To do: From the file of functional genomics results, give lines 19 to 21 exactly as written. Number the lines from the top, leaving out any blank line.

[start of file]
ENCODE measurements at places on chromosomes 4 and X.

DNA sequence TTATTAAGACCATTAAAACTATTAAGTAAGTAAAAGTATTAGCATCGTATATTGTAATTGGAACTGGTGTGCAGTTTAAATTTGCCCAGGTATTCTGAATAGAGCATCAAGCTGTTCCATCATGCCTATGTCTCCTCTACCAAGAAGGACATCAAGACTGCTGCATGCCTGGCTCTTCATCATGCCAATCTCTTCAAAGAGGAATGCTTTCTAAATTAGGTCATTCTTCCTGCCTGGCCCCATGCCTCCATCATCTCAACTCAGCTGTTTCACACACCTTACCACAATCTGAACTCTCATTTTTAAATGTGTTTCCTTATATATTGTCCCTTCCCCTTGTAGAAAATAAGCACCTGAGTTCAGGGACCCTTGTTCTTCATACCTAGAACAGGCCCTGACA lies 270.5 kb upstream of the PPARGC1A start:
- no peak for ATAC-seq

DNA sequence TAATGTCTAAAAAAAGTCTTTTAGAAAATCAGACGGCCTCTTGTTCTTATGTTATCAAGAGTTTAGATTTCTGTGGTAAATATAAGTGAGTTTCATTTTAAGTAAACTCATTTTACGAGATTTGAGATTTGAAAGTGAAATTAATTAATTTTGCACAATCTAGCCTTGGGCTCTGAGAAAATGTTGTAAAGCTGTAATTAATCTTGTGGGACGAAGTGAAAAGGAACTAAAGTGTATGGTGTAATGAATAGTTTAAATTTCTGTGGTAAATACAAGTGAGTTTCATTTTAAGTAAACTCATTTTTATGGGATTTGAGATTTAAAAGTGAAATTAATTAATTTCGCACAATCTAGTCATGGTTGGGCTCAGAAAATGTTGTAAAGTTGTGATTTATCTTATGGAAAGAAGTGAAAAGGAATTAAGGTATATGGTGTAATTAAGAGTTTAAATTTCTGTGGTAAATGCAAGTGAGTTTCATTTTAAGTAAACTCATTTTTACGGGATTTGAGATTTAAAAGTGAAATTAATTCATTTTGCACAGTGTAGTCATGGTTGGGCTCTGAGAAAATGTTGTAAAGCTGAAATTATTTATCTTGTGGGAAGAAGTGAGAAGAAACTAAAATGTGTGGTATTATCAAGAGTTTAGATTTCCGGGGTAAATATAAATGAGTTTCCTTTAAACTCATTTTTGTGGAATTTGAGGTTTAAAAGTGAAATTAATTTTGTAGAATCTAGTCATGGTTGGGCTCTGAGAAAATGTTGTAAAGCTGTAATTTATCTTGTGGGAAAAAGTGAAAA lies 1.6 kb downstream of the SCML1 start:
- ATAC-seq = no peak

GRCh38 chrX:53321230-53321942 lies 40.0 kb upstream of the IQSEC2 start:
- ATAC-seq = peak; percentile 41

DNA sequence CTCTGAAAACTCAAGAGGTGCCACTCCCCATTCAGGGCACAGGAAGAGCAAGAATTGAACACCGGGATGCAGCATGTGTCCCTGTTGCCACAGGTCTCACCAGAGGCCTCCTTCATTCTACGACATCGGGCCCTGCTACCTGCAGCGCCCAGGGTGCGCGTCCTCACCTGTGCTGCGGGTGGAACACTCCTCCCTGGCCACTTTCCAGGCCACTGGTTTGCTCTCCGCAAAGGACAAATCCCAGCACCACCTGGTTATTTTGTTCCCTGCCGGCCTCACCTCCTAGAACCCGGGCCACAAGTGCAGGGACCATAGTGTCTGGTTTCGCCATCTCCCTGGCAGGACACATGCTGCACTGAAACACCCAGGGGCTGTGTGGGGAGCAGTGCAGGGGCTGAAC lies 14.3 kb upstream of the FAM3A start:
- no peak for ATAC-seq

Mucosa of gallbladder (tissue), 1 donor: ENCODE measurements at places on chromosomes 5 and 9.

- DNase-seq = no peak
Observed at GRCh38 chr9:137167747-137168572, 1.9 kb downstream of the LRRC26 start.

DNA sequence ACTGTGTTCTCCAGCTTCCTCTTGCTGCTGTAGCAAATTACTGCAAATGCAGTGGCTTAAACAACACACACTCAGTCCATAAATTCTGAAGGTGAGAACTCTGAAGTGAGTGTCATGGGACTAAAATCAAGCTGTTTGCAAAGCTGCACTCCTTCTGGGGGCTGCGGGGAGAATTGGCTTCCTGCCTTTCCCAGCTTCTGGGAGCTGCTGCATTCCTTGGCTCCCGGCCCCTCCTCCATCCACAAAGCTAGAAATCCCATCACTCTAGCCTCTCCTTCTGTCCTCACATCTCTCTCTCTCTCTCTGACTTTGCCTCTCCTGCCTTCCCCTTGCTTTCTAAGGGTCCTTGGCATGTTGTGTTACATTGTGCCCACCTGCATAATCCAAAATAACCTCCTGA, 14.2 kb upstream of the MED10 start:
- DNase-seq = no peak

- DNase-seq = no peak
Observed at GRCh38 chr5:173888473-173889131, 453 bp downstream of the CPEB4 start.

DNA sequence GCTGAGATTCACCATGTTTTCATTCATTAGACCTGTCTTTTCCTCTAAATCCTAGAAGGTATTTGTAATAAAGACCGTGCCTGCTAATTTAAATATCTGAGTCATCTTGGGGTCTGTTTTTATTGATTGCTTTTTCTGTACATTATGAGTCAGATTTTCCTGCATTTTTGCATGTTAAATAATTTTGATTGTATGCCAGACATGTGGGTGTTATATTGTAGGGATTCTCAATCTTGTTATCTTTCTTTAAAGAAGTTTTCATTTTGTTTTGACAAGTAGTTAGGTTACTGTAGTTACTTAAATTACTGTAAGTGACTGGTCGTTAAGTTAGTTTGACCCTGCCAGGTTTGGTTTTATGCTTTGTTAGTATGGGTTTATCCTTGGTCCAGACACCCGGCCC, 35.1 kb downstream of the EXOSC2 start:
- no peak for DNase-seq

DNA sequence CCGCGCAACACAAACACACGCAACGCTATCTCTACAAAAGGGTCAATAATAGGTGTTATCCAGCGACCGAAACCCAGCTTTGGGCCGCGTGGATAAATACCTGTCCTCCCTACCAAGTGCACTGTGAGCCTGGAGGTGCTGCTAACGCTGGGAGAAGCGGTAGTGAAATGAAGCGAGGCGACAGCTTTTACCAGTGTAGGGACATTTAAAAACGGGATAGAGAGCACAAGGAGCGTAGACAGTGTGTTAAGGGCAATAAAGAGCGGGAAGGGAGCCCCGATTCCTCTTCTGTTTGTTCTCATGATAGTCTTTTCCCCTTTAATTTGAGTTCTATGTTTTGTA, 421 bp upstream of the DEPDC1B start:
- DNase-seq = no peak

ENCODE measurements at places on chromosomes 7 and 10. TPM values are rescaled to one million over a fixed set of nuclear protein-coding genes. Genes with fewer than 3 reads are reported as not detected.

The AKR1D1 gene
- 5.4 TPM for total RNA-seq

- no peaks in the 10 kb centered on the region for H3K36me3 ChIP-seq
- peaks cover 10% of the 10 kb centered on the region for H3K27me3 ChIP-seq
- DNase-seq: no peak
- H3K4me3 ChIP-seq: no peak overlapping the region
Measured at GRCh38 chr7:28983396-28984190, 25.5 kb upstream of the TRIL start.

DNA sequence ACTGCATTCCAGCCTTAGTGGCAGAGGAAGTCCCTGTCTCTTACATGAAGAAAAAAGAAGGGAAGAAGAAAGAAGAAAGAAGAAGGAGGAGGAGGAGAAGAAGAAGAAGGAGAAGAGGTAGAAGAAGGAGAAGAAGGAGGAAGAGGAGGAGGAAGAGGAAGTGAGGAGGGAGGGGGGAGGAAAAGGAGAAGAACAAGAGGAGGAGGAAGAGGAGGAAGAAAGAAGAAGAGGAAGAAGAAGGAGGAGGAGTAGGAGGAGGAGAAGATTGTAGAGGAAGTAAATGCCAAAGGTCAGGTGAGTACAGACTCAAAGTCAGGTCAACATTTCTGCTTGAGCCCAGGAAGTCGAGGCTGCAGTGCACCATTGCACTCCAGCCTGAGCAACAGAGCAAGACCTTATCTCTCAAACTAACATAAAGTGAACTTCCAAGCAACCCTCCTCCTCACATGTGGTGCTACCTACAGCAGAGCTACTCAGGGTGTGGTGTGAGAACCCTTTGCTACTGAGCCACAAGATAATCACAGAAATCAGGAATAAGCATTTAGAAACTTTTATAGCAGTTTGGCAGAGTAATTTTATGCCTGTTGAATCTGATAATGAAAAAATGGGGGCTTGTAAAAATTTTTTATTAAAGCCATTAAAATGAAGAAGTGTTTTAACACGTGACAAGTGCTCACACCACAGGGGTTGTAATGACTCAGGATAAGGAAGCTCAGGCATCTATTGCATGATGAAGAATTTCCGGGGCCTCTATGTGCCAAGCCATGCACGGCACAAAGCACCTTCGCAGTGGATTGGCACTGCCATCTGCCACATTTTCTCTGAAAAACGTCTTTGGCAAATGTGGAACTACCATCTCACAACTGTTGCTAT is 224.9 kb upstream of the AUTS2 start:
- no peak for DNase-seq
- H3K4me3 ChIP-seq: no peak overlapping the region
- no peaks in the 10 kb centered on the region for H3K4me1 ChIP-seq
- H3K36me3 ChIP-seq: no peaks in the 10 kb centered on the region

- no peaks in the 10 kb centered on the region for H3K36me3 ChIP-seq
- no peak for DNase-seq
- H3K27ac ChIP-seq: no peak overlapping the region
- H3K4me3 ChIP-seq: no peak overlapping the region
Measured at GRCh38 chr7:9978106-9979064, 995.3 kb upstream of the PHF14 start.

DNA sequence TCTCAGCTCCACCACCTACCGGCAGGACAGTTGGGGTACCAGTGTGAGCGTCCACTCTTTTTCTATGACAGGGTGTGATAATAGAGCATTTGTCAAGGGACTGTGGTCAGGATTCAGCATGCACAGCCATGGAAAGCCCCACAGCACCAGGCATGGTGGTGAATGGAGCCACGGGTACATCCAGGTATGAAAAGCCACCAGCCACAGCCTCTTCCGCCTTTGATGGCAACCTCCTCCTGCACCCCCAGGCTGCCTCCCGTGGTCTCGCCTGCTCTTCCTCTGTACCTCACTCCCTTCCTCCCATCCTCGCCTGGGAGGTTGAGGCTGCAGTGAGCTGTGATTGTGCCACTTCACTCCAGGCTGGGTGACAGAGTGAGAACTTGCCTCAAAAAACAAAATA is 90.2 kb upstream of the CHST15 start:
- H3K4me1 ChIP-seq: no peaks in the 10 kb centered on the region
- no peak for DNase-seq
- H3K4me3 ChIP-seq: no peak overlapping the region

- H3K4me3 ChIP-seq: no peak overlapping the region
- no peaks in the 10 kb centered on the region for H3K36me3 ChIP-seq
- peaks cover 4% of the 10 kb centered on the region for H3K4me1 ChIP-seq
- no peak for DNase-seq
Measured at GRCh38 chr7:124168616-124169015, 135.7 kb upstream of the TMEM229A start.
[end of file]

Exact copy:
DNA sequence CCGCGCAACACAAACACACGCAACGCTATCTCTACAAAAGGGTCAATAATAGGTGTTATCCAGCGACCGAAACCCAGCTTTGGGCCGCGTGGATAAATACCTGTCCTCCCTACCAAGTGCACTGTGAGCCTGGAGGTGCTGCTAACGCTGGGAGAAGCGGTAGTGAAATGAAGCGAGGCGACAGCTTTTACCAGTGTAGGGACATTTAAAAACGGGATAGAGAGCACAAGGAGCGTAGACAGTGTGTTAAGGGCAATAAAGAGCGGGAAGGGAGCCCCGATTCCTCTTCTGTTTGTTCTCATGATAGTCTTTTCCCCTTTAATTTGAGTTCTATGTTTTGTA, 421 bp upstream of the DEPDC1B start:
- DNase-seq = no peak

ENCODE measurements at places on chromosomes 7 and 10. TPM values are rescaled to one million over a fixed set of nuclear protein-coding genes. Genes with fewer than 3 reads are reported as not detected.